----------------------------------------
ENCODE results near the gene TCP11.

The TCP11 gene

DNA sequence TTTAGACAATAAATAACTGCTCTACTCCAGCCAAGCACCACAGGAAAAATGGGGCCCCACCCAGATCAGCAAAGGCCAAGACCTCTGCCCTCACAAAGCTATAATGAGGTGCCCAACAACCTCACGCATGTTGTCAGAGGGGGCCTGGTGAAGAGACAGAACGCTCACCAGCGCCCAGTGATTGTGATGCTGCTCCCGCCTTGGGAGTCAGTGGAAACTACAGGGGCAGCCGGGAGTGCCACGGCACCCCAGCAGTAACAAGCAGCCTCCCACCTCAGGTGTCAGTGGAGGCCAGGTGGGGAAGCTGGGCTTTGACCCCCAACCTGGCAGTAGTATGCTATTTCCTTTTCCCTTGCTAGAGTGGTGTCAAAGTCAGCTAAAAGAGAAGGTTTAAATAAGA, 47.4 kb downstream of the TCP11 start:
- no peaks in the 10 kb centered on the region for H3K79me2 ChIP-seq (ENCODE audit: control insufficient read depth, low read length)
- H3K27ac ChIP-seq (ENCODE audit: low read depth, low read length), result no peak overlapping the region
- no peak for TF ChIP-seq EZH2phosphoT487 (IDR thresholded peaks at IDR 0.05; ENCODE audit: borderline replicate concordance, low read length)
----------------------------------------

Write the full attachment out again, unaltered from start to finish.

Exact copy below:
ENCODE results near the gene TCP11.

The TCP11 gene

DNA sequence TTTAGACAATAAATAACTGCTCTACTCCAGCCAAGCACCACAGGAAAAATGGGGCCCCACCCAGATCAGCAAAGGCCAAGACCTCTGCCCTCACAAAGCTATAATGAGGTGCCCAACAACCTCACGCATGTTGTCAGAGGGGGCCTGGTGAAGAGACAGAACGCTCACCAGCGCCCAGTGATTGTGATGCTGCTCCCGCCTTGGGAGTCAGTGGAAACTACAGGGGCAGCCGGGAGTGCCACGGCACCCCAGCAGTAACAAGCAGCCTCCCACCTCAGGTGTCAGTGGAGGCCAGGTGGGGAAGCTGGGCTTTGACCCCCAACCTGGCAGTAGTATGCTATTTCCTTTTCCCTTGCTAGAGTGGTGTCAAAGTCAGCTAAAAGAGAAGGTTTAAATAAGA, 47.4 kb downstream of the TCP11 start:
- no peaks in the 10 kb centered on the region for H3K79me2 ChIP-seq (ENCODE audit: control insufficient read depth, low read length)
- H3K27ac ChIP-seq (ENCODE audit: low read depth, low read length), result no peak overlapping the region
- no peak for TF ChIP-seq EZH2phosphoT487 (IDR thresholded peaks at IDR 0.05; ENCODE audit: borderline replicate concordance, low read length)